Being an introvert in an extrovert’s world can be very confusing.

There are many hidden fears and strange ‘introvertisms’ that even we don’t understand. One that keeps coming up, as I hear from thousands of introverted readers, is the fear of making a good first impression.

You might be thinking, that doesn’t make sense. Everyone wants to make a good first impression.

But here’s the thing.

For introverts, dazzling people at first meet can create a sense of pressure.

We worry that we won’t be able to pull the rabbit out of the hat again. What if the next time we meet this person our energy tanks are depleted?

The two-faced introvert

There is a stark difference between an introvert who has full social batteries and one who is drained. 

When we are fully recharged and in the mood to mix and mingle, people might mistake us for extroverts. 

But catch us at a time when we’ve reached our small talk max and it’s quite a different story.

We may seem withdrawn, anxious, or sad. Our body language, which was once open and welcoming, is closed: arms crossed, spine curled, eyes down. 

This is the stance introverts take to say “We are closed for business”. We no longer want to talk or be talked to. We just want to go home and enjoy some solitude.

Unfortunately, people who’ve just met us don’t understand this. They are confused that the friendly person they met before has morphed into a lone wolf.

That’s why introverts worry about making an amazing first impression. We don’t want to let people down when we can’t keep that sh*t up.

I know what it’s like to confuse the hell out of people

Because I used to spend a lot of time in highly extroverted environments, such as church and salsa dancing events, my inconsistent behaviour baffled people.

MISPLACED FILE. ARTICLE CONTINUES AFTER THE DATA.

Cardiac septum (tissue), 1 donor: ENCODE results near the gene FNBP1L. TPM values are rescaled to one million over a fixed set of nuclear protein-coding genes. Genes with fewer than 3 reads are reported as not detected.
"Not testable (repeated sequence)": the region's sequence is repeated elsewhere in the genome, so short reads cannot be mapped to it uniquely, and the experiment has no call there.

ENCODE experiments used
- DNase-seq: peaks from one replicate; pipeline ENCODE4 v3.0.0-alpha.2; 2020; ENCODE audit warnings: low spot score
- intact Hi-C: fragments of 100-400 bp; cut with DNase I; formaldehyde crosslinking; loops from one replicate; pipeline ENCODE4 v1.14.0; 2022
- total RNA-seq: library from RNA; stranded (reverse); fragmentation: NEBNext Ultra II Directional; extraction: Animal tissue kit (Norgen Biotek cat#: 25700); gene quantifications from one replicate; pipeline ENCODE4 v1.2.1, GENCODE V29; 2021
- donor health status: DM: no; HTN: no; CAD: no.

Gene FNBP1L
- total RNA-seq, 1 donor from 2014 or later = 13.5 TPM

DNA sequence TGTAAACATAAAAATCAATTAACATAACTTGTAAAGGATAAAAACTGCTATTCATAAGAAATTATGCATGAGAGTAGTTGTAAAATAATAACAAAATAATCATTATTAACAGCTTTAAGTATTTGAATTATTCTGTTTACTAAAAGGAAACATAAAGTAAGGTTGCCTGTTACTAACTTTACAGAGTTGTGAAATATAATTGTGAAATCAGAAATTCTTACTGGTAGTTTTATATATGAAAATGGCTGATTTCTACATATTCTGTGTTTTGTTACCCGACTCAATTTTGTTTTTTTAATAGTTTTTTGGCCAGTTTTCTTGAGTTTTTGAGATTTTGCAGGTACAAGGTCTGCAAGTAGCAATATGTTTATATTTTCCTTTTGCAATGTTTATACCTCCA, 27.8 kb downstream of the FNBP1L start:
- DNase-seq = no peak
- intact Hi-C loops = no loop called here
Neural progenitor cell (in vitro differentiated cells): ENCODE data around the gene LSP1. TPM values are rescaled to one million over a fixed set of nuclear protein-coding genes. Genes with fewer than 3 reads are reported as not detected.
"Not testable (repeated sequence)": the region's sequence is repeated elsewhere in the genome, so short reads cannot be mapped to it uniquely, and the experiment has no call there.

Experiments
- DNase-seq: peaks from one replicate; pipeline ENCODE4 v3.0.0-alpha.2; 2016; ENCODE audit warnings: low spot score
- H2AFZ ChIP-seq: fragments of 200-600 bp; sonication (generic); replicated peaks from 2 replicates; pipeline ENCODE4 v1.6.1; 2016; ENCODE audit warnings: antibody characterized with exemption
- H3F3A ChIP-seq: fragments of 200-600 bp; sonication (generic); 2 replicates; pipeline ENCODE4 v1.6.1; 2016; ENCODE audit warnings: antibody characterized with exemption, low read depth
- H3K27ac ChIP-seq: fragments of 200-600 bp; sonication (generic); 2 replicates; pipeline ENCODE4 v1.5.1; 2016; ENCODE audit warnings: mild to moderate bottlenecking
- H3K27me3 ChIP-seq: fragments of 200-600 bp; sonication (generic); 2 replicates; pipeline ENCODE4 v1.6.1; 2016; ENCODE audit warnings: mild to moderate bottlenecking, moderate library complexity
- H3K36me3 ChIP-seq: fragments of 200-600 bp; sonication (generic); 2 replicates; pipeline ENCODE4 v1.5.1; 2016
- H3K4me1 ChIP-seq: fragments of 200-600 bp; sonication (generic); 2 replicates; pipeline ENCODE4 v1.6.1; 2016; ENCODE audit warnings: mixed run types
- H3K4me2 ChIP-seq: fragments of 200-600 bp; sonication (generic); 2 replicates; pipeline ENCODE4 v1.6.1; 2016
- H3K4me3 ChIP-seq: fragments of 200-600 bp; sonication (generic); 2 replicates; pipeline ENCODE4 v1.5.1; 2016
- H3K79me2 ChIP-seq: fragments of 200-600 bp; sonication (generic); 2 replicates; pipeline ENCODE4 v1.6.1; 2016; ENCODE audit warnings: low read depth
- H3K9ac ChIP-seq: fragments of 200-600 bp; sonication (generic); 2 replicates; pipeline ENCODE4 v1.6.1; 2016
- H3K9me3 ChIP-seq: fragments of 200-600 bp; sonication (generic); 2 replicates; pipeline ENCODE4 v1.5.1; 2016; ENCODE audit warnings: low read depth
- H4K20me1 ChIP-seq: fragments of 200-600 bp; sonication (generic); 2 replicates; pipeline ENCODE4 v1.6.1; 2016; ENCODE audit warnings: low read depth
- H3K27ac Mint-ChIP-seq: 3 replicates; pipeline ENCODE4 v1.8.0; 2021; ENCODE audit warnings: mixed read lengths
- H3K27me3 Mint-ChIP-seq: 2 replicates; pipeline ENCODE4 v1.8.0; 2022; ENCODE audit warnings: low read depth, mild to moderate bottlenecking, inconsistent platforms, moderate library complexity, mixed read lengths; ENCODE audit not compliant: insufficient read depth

On a good day, I could push myself to be on and even bubbly for the first hour of an event. But then I’d lose steam and start to withdraw.

I don’t struggle with this as much anymore for two reasons:

I don’t push myself as hard to seem extroverted

Sure, I’m friendly, but I play more to my introverted strengths by focusing on one-on-one conversations in environments that don’t drain the life out of me.

I aim to express rather than impress

It takes a lot of energy to try and impress people. Instead of wasting time trying to seem interesting and fun, I strive to express my true feelings and inner essence in conversation. 

You might be wondering, how can one express their inner essence to a stranger? 

I like to think of it this way…

Imagine that there is a dimmer switch attached to the centre of your chest, and you can dial up certain aspects of your personality.

If you are being the best version of yourself—the version that is living with purpose and connecting with others deeply—what aspects of your personality are dialled up and placed front and centre? 

For me it is my intuitive, creative nature. When I bring this aspect of myself to a party, she doesn’t try to impress people with her achievements or wittiness. 

She listens deeply, gets curious, allows for spontaneity, and lets go of the need to control. 

She steers conversations toward passions, dreams, and emotions. Or she listens and observes without self-consciousness. 

For you, dialling up your authentic qualities might mean placing your empathy front and centre. Or letting your quirky inner artist shine, without apology.

Amping up those authentic qualities will allow you to connect with others in a way that is energizing. 

Whether you’re in social or sloth mode, you’ll still be YOU and others will be drawn to that. 


P.S. Have you heard about the 3-for-1 workshop special yet? For two days only you can get three introvert workshops for the price of one. When you join my Small Talk Quickies Masterclass, you’ll also get workshops for self-love and mastering your mind as bonuses. Get the deal and the details here.